As to secession, isn't the issue one of internal self-determination or not. The southerners clearly had the power of internal self-determination in the constitutional process. They were not an occupied land. They were not escaping some kind of colonial past from the North. I agree with those that say secession is legitimate when it is by consent or by acquiescence by the remaining state (that acquiescence may come after a war sometimes). Clearly, secession was not by consent and any possible peaceful acquiescence that might have occurred by the North was impossible or at least extremely unlikely after Fort Sumter.

One might hold the war was about preserving the Union. Certainly, Oliver Wendell Holmes wrote at some point about the extraordinary image for him of these men fighting and dying for an idea.

Of course this year is the bicentennial of the abolition of the importing of slaves to the United States. I am organizing a conference on this at University of Toledo College of Law on October 25, 2008. Persons interested in presenting a paper or bearing witness should send an abstract to me by August 15, 2008 at ben.davis@utoledo.edu.

Best,
Ben
8.12.2008 12:33pm
pluribus:
Andy C.:

After the first batch of states seceded, didn't Congress pass a (proposed) 13th Amendment which stated that the federal government would never abolish slavery?

No. During the waning days of the Buchanan administration, Congress proposed an amendment (called the Corwin Amendment) that stated that the Constitution could not be amended to give Congress the power to abolish or interfere with slavery within any state. The text was:

No amendment shall be made to the Constitution which will authorize or give to Congress the power to abolish or interfere, within any State, with the domestic institutions thereof, including that of persons held to labor or service by the laws of said State.

Buchanan called this an "explanatory amendment," because he believed (correctly) that it did not change the Constitution, but merely "explained" it. Under the existing Constitution, Congress had no power to abolish or interfere with slavery within any state. The Republican Party platform agreed. The Corwin Amendment did not alter the power of Congress to control (even abolish) slavery in the territories or in the District of Columbia. Nor did it prevent an eventual amendment simply abolishing slavery throughout the country. It simply made it clear that Congress would not have the power to abolish or interfere with slavery within any state. The Corwin Amendment was an effort to placate the South. The South was not placated. The Amendment was not ratified.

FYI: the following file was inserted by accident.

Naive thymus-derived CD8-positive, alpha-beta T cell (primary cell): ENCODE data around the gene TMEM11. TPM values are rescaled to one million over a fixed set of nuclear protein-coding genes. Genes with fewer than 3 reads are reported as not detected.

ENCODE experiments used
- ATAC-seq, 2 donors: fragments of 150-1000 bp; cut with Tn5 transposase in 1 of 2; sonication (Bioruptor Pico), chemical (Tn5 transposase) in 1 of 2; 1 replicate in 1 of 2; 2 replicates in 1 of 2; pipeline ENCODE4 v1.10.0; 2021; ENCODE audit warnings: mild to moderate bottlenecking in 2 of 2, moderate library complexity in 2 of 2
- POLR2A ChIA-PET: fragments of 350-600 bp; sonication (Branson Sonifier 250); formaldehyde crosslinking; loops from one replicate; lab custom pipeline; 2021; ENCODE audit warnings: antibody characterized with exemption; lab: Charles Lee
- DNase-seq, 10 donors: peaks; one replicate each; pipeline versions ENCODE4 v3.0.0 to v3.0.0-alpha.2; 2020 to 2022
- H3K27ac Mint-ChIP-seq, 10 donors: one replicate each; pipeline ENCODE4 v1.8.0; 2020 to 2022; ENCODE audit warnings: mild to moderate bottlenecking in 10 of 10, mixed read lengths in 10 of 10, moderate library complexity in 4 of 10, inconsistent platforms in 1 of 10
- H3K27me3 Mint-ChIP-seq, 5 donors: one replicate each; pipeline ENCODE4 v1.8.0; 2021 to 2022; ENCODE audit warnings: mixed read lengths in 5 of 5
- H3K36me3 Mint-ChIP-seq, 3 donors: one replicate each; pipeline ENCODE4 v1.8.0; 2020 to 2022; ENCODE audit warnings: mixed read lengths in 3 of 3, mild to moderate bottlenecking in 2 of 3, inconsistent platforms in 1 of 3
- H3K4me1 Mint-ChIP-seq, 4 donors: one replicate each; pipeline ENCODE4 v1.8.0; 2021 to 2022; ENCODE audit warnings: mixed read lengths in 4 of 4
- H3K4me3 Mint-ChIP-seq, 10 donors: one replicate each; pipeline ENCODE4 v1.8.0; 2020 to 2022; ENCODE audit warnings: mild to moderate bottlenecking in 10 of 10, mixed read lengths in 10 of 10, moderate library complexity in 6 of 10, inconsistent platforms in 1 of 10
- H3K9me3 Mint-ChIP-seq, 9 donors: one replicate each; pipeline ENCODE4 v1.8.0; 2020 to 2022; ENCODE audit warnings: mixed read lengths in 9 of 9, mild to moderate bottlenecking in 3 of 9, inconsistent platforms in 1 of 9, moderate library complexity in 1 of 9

8.12.2008 12:39pm
byomtov (mail):
So, yes, self-determination included the right to continue slavery. I didn't say that this was good. I said the tragedy is that the two goods, ending slavery and protecting self-determination, were put into conflict with each other.

This is positively Orwellian. Your version of "self-determination" includes having the power to enslave. Think about that. It makes no sense. It's a borderline psychotic idea.

Supose I have a business that uses slaves. If I fight to retain the right to use slaves would you I am fighting for "economic freedom?" Of course not.

This whole argument is best summarized by the old saying,

"When someone says it's not about the money, but the principle of the thing, it's about the money."
8.12.2008 12:41pm
EH (mail):
From The Simpsons:

Through another sea of protestors, Apu takes the written [citizenship] exam, then the oral exam.

Proctor: All right, here's your last question. What was the cause of the Civil War?

Apu: Actually, there were numerous causes. Aside from the obvious schism between the abolitionists and the anti-abolitionists, there were economic factors, both domestic and inter--

Proctor: Wait, wait... just say slavery.

Apu: Slavery it is, sir.

-- "Much Apu About Nothing"
8.12.2008 12:42pm
Dave N (mail):
Adam J,

Missouri and Kentucky were both slave states that did not secede though both provided some soldiers to the Confederacy. Additionally, though there were few slaves, the western portion of Virginia refused to secede when the rest of the state did.